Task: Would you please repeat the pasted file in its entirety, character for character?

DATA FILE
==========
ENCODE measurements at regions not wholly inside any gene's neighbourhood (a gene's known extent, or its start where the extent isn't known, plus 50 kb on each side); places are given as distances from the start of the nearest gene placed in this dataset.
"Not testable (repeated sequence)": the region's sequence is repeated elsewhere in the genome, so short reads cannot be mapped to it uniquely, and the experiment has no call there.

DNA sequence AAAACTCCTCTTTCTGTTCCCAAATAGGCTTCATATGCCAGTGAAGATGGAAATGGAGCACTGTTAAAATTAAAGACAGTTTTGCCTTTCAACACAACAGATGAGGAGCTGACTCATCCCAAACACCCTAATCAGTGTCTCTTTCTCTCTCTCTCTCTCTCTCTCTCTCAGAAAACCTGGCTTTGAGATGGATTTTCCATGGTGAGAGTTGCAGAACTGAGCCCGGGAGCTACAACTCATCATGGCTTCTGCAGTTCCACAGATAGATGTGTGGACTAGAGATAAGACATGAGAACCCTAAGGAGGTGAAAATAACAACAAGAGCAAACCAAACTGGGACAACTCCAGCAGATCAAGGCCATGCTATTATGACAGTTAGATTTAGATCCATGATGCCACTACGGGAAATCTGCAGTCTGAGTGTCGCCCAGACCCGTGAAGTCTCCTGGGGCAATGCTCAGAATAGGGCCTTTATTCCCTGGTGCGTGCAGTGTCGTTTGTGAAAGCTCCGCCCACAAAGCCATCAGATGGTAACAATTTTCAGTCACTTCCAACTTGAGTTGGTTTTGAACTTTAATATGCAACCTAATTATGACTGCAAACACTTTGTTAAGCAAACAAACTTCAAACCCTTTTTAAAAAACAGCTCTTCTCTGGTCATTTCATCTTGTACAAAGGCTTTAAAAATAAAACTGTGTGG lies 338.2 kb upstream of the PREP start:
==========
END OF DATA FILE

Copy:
ENCODE measurements at regions not wholly inside any gene's neighbourhood (a gene's known extent, or its start where the extent isn't known, plus 50 kb on each side); places are given as distances from the start of the nearest gene placed in this dataset.
"Not testable (repeated sequence)": the region's sequence is repeated elsewhere in the genome, so short reads cannot be mapped to it uniquely, and the experiment has no call there.

DNA sequence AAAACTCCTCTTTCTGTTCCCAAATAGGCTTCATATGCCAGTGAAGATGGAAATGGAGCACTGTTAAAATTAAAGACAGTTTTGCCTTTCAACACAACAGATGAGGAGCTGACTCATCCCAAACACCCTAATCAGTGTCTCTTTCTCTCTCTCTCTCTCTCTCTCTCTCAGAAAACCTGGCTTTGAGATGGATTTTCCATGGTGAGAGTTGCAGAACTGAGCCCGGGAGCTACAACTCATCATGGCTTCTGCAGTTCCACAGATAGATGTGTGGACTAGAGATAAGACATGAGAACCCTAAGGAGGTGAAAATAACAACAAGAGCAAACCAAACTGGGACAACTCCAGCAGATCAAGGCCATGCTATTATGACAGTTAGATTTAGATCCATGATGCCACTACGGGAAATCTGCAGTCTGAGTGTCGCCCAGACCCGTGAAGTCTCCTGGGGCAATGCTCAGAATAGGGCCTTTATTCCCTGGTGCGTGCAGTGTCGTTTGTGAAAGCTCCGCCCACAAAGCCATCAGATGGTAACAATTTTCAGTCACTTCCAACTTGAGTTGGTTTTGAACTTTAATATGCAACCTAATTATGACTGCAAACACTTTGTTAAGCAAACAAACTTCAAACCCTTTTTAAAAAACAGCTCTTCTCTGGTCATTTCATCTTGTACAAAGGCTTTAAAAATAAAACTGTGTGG lies 338.2 kb upstream of the PREP start: